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21.13.    Experience of the United States of America: Definition of “related parties”. Related party, or intra-firm trade, refers to shipments betweenUnited States companies and their foreign subsidiaries as well as trade betweenUnited States subsidiaries of foreign companies and their affiliates abroad. For export transactions, firms are “related” if either party owns, directly or indirectly, 10 per cent or more of the other party (see Section 30.6 (10) of the Foreign Trade Regulations). This definition of related party corresponds exactly to that used by the Bureau of Economic Analysis in its annual surveys of multinational activity. For imports, firms are “related” if either owns, controls or holds voting power equivalent to 6 per cent of the outstanding voting stock or shares of the other organization (see Section 402 (e) of the Tariff Act of 1930). 

21.14.    Compilation and publication of data by the United States Census Bureau. Related party data are compiled of administrative records from official United States import and export merchandise trade statistics. Related-party shipments are identified by the indicators “R”, for related, and “N”, for non-related, which are required for all export transactions and most import transactions. Selling prices are used as a basis for determining the value of shipments; but in general, it is required that the goods sold between related parties be valued as if the transactions were carried out between unrelated parties.[7]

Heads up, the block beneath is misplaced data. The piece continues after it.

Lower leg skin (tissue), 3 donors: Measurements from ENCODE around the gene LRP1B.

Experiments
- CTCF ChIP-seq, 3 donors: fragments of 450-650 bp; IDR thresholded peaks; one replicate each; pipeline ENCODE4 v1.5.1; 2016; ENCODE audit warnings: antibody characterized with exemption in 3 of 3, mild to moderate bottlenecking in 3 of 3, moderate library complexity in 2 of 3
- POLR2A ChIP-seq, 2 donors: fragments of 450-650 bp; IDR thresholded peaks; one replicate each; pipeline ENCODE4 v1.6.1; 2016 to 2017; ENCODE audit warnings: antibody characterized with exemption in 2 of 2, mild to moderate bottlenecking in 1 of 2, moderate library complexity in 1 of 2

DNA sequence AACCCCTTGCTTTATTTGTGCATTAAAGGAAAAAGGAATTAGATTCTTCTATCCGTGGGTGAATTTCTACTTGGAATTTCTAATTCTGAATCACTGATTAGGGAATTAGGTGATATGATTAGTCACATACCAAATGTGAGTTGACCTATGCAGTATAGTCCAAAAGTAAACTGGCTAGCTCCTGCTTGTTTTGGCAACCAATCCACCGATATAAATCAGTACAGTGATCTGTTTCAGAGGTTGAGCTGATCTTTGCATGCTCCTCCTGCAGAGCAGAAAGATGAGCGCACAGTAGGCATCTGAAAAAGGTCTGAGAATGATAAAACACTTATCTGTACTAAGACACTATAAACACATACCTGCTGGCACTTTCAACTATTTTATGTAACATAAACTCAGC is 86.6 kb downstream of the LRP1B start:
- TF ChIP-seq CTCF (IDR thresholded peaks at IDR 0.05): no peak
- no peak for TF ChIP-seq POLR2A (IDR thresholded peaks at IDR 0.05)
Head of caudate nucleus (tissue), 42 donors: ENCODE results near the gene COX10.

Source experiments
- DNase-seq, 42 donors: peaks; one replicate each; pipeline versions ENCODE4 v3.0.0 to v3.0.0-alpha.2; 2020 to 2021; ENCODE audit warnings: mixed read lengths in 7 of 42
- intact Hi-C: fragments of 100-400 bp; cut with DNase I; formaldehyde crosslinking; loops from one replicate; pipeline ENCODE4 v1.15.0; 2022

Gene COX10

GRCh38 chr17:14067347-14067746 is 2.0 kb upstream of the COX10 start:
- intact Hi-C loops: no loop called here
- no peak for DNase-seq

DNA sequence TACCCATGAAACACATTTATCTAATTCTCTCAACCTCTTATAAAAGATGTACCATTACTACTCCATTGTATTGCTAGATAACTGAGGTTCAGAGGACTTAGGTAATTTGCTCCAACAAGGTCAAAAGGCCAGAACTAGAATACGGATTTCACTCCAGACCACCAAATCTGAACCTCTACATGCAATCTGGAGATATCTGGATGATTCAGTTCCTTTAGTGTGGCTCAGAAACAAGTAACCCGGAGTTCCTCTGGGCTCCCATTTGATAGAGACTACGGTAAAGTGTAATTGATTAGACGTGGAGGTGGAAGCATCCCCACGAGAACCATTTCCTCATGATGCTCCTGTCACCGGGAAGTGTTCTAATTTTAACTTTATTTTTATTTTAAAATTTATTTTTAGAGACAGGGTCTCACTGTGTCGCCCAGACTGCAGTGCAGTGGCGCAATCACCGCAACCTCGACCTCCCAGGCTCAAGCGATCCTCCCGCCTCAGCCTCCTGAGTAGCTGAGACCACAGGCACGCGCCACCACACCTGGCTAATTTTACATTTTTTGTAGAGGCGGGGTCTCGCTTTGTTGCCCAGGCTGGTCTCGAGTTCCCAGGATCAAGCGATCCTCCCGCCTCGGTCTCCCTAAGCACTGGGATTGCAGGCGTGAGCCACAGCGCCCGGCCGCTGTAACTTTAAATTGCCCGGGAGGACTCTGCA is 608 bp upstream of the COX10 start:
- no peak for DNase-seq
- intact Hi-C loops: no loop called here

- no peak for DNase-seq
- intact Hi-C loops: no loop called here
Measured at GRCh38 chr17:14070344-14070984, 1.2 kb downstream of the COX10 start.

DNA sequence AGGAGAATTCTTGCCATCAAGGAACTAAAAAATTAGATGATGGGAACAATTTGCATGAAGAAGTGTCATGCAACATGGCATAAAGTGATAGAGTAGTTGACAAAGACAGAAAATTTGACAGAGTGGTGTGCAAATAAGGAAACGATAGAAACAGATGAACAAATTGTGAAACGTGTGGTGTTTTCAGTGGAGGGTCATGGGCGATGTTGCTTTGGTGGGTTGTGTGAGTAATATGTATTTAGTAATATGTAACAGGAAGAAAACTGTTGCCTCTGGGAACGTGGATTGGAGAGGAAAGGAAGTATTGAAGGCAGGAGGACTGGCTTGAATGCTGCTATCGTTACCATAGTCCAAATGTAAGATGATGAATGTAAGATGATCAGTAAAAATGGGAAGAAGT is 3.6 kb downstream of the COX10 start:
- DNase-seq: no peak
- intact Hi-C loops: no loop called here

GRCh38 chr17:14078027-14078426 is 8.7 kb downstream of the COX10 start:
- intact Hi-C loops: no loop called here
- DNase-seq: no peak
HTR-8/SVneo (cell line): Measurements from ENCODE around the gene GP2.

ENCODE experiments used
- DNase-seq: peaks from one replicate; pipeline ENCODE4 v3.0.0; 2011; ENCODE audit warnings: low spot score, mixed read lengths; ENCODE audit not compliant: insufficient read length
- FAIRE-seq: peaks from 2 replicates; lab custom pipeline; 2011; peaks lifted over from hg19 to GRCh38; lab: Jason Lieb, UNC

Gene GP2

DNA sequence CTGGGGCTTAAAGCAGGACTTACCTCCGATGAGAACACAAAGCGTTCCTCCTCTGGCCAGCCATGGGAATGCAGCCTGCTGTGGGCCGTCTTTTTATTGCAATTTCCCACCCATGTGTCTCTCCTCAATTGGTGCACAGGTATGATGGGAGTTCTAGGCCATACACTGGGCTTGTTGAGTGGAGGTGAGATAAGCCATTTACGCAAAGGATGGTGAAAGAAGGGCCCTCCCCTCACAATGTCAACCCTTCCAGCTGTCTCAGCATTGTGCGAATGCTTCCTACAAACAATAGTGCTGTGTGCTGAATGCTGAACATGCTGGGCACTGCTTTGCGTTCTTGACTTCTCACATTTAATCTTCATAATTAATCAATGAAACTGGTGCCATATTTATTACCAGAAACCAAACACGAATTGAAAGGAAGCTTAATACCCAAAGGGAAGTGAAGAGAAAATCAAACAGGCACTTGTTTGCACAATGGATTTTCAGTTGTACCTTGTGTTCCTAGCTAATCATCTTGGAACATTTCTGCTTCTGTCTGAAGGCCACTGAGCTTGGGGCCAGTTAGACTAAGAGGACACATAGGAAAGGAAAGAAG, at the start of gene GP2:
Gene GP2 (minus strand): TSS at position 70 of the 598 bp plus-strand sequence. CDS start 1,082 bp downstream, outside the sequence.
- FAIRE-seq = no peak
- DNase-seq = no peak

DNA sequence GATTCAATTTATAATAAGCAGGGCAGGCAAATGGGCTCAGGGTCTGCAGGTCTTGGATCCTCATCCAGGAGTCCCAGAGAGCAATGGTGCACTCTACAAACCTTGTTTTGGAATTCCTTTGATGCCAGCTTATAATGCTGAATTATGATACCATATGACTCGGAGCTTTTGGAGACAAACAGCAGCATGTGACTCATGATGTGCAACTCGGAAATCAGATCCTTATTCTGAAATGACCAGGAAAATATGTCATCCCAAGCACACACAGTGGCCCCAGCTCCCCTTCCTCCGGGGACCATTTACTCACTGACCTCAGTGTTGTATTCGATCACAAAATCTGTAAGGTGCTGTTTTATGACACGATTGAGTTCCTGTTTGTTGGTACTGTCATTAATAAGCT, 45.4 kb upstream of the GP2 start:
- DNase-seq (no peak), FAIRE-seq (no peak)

[7] The Foreign Trade Division (FTD) of the United States Census Bureau releases aggregated related party data through an annually published press release, available from http://www.census.gov/foreign-trade/Press-Release/related_party/index.html. Additional related party data, which are not published in the annual press release, can be obtained from the FTD Related Party Database (http://sasweb.ssd.census.gov/relatedparty).